Relatively simple triads of a seated Buddha preaching and flanked by more or less frontal standing Bodhisattvas have been grouped with more complicated, densely inhabited and sometimes architecturally very ornate panels, often with the same Bodhisattvas less prominent, standing or seated, also flanking a preaching Buddha. The Bodhisattva with a water pot is generally accepted as Maitreya but the opposite, turbaned figure is still subject to discussion. Either Bodhisattva may stand on the Buddha's right and can also vary in iconographic detail: both may hold the right hand in 'abhayamudra', but Maitreya may turn the palm inwards, or hold a lotus instead, and the turbaned figure may hold a lotus or garland in his left hand. All too often the hands and attributes are lost. The Buddha usually sits on an open lotus which may, as here, have petals turned down or pointing upwards and sometimes a stalk below rising out of water. Many other details vary.
This group was interpreted, following Divyāvadāna XII, as representing the multiplication aspect of the Miracle of Śrāvastī, the kneeling persons as Lūhasudatta and his wife and the flanking figures as Indra and Brahmā. Subsequent interpretations have been as 'ordinary worshipping scenes' with Bodhisattvas, as a general theophany symbolising immanence and power, as a revelation of doctrine to assemblies as in the Mahāyāna sūtras and as paradisiacal relief scenes with Amitābha in certain instances as the central Buddha. In an unpublished study Filigenzi sees the triads as simplified versions, appropriate for more personal worship, of the more complex theophanies which she interprets as manifestations of the saṃbhogakāya or divine principle as Buddha revealed to Bodhisattvas; while the flanking Bodhisattva with water pot is Maitreya, she sees the turbaned Bodhisattva as Avalokiteśvara and proposes varieties of solar iconography to identify him in Gandhāra. In another unpublished study, which draws much on work in Japanese, Rhi argues in detail against many of the past interpretations but believes it possible, judging iconographically, that what he has called preaching Buddha panels were an early representation of Śākyamuni and the Bodhisattvas Siddhārtha and Maitreya combined without specific textual sanction and offered for reasons of economy on a single relief instead of by means of separate statuary disposed in chapels; complex and later instances, where Avalokiteśvara may have replaced Siddhārtha, in his opinion reflect Śākyamuni expounding in structures and assemblies and exhibit a ritual elaboration drawn from the holding of festivals and processions.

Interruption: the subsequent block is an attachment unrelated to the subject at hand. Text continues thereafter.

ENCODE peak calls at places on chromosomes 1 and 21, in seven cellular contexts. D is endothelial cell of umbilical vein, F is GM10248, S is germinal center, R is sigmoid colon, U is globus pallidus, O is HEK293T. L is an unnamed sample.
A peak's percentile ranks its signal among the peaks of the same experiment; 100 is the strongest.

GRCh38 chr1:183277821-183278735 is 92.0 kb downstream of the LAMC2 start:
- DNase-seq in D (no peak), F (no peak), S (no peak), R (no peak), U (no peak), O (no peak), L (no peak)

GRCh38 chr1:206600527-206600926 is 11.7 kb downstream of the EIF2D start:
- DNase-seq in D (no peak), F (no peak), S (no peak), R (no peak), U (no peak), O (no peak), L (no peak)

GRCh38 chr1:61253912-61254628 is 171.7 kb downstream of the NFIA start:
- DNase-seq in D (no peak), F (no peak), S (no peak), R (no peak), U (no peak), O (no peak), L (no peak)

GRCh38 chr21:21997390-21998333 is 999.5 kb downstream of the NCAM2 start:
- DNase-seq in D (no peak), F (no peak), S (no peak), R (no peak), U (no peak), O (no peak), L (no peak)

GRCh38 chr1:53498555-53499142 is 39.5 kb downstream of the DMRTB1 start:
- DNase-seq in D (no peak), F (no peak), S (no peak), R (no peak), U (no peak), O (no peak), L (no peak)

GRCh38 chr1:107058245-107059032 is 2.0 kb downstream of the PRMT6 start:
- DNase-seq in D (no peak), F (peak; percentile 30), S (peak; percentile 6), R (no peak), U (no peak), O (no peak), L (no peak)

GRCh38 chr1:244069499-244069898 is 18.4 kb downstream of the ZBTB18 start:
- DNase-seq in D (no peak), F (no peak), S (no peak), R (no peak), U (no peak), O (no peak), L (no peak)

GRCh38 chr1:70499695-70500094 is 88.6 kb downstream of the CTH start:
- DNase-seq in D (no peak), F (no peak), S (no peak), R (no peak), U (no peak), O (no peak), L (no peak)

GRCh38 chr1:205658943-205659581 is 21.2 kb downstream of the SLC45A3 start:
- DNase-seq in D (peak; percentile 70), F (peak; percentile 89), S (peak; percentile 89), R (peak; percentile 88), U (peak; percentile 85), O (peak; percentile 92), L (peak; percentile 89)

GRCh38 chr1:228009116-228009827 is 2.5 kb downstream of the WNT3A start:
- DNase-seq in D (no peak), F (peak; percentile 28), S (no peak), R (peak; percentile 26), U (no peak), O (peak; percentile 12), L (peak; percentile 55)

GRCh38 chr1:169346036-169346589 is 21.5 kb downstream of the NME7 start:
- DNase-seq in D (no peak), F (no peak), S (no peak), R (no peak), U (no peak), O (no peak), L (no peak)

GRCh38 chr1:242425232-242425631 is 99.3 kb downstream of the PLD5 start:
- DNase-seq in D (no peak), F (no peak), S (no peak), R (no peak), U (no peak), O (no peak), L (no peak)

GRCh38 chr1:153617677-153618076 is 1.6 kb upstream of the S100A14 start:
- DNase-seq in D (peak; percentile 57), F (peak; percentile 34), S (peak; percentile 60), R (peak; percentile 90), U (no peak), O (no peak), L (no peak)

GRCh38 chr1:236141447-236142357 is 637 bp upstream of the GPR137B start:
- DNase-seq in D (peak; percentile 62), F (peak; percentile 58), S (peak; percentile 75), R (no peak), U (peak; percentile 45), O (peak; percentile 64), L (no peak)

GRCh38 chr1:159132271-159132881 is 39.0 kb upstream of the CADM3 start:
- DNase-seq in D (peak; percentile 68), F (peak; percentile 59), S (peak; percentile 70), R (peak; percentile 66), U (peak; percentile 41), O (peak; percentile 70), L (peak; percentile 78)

This slab with its worshippers in foreign dress beside a fire altar may be an icon of developing Buddhism. The central Buddha, flanked by Bodhisattvas and preaching, can be seen as expounding fresh doctrine as in many Mahāyāna ‘sūtras’. The Bodhisattvas are, on the left, Maitreya, since his distinguishing flask is almost preserved and, on the right, perhaps Avalokiteśvara, though he lacks the Buddha figure in the head-dress occasionally seen in Gandharan sculptures also in this context. This is an early example of the triads of Buddhas flanked by Bodhisattvas that became common later.
- Not on display
- Exhibition history
Buddhism: Art and Faith (BM 1985)
- 1.Grey schist, broken and chipped.
2.Top irregular; left side flat, mainly smooth and lightly incised with 'R25';' right side rounded where undamaged; bottom flat and rough with chisel grooves.
3.Back mainly flat with short chisel marks and 'J' incised on smooth sloping patch in one corner. 4.Round pinhole from front to back.
- Associated events
- Associated Event: Miracle of Śrāvastī
- Acquisition date
- Registration number